Today, it's 40 years and five days since Larry Baxter became a Lewisburg firefighter and now he's retired, having had a career of choice in a brotherhood of public service.
"If you're going to make a living, you've got to be somewhere," the retired fire captain said. "It's dangerous work, but I sure enjoyed my work in serving the citizens of Lewisburg."
That attitude is familiar to his daughter, Sabrina Thomas.
"He always put others before himself," she said, and it seems to have resulted in many friendships.
More than 250 people came by Baxter's retirement party on Saturday and there were as many as 60 present at any one time when the captain displayed his trademark smile.
"He's always smiling and always happy," Janet Baxter, his daughter-in-law, said during the event.
Baxter has kept in shape by running to be ready for the emergencies faced by firefighters.
"He will continue to run five miles a day," says his wife, Brenda. "He's a runner who runs all over Chapel Hill.
Baxter also anticipates that he will spend more time farming.
Brenda Baxter organized, decorated, and made a quilt with personal memorabilia for Larry.
"She couldn't have done it by herself," Larry said, noting that coordination was a strong point for his long-time mate. "My wife is a good woman to have put up with me all these years.
"I have worked holidays during my career, but there wasn't a holiday that my wife didn't have those children at the fire hall for their daddy," the retired captain said.
Brenda always did worry about Larry, as well as the other men, because of the kind of work they do. Now that he is retired, she'll still worry about the other men, according to observations among the friends and relatives on Saturday.
There is a closeness between firefighters that's hard to explain, according to Doug Williams, a retired Shelbyville fire fighter who came to the armory for Baxter's retirement. Williams called it a brotherhood, and Baxter agreed when reflecting on world events that focused attention on the fire service.
"When 9-11 hit, all we could do is ... watch it on TV and realize what they and their families were going through," Baxter recalled.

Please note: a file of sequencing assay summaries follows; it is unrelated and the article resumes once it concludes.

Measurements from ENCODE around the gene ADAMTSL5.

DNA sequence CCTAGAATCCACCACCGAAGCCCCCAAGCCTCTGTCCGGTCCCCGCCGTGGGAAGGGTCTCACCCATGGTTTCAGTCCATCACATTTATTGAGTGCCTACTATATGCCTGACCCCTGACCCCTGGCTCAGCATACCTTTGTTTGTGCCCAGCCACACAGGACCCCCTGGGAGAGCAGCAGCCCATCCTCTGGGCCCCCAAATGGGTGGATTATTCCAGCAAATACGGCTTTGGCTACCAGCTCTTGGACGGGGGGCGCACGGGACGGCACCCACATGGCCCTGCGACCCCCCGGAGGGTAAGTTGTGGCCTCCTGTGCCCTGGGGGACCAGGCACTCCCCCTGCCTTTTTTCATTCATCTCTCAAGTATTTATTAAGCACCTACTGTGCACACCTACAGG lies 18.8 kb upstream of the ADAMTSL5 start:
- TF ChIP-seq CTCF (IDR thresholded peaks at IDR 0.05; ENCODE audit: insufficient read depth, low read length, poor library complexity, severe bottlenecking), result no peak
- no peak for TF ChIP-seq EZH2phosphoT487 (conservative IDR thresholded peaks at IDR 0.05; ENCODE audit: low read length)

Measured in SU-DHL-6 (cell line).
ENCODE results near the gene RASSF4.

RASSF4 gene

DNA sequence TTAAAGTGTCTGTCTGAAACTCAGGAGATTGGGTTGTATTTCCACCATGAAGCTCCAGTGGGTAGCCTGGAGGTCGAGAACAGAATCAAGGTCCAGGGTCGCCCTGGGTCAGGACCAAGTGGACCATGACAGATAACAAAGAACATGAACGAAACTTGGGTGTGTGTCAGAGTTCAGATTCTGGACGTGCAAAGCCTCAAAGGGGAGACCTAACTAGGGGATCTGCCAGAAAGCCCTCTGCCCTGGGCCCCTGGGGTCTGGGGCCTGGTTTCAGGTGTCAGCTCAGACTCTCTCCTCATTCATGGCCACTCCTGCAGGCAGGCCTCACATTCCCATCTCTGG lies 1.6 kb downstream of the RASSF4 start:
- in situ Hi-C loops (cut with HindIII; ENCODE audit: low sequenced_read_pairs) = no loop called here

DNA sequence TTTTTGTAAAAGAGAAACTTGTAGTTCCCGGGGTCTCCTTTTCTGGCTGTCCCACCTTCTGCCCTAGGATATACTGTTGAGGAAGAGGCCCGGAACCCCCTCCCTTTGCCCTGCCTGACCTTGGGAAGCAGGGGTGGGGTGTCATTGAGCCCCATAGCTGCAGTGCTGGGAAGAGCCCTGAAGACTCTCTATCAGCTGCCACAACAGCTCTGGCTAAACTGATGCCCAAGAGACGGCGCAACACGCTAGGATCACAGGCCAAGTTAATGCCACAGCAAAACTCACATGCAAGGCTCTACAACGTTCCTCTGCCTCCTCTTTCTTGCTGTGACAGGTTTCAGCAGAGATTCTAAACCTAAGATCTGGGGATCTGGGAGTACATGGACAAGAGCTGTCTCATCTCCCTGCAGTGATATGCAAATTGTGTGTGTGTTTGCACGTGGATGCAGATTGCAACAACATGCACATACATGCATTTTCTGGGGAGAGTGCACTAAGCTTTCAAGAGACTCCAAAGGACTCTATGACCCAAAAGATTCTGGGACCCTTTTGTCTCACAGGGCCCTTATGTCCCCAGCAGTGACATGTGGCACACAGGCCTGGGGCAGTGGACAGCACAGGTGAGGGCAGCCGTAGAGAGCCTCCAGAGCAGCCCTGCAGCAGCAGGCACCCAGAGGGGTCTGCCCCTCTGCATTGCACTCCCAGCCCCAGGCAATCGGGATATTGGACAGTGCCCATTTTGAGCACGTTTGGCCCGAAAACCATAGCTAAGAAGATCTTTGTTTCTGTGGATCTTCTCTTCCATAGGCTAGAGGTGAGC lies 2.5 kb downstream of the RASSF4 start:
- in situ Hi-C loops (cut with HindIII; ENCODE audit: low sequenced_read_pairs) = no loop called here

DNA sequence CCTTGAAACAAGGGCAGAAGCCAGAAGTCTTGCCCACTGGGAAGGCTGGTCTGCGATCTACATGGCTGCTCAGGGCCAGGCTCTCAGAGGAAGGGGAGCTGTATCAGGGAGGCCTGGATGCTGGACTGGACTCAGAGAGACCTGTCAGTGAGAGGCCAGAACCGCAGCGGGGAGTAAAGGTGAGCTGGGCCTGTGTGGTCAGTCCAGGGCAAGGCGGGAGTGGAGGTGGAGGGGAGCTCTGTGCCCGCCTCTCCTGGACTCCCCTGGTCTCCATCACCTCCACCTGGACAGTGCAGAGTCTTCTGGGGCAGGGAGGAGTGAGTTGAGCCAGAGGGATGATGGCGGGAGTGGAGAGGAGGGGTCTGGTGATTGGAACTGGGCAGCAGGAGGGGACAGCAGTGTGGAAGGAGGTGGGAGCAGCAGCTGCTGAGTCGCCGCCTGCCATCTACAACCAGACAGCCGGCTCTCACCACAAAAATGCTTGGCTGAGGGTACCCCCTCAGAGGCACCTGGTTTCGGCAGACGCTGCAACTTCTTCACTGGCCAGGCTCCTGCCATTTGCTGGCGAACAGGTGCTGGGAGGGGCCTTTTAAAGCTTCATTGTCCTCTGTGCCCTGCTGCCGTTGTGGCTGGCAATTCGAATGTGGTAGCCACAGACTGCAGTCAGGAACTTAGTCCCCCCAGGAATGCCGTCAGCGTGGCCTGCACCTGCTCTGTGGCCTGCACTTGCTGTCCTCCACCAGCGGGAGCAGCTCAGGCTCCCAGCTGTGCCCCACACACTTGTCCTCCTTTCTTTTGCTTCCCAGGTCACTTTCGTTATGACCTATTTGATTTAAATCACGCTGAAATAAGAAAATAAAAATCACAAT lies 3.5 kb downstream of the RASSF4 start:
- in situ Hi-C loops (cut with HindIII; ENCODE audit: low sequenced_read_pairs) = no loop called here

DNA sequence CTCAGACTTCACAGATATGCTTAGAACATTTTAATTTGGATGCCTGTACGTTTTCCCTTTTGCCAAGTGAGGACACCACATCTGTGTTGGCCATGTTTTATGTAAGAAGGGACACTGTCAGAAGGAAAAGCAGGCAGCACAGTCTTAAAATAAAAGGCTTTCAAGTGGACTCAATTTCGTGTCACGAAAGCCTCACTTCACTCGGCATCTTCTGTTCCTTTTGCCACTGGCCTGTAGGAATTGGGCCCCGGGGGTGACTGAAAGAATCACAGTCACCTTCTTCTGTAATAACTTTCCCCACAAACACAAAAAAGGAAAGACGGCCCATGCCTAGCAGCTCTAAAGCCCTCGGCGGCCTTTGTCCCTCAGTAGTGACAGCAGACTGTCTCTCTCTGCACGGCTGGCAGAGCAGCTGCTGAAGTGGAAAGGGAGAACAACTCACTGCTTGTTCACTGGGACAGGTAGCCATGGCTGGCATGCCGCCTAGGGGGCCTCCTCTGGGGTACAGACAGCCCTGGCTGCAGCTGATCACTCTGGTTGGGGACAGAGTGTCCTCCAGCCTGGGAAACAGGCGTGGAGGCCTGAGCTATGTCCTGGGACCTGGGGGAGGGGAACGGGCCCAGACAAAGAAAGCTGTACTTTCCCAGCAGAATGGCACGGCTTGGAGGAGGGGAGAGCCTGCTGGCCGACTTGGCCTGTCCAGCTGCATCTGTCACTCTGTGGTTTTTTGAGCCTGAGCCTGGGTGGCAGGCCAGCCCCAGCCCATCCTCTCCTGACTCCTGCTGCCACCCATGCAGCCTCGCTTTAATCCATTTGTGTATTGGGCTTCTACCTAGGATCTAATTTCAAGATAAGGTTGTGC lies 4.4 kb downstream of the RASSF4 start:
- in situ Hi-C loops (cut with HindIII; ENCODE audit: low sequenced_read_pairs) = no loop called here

It affected others, as Americans know.
"The people of Lewisburg couldn't bring us enough cake and things," he said of the outpouring of support from residents for their firefighters.
"And they still do on 9-11."
As with others in professional brotherhoods, there are mishaps that become the tales to be retold and, sometimes, they include good advice for young firefighters.
Baxter is missing part of his ring finger. It's not noticeable, although if one looks they won't see the fingernail on that part of his hand because it's gone.
Should the story be told again?
"Let 'er rip," Baxter replied openly. "Go ahead."
The ring hung on something on a fire truck and ripped his finger off.
So his advice is: "Guys, you need to get those rings off your fingers. They are dangerous."
Baxter turned 62 on Dec. 22. The retirement party was 40 years and one day after he started work.
And it's become known that another firefighter will soon retire with 40 years of service.
"Yes," Baxter said. "He's going to stay 40 years and they will be up in August."
That man might work a little longer than Baxter to be able to say he lasted longer.
"He might. I wouldn't care," the already retired fire captain said.
His daughter, Sabrina Baxter Thomas, is a pharmacist working in Jackson, Tenn., where her husband, Dr. Steve Thomas, is a radiologist. Baxter's son, Joseph Baxter, is a Lewisburg water department employee, who's married to Janet Jones Baxter who works for a urologist is Nashville.
Baxter retired with a city pension and monthly Social Security payments.
Tribune Senior Staff Writer Clint Confehr collaborated with community photographer Joyce Lee for this story.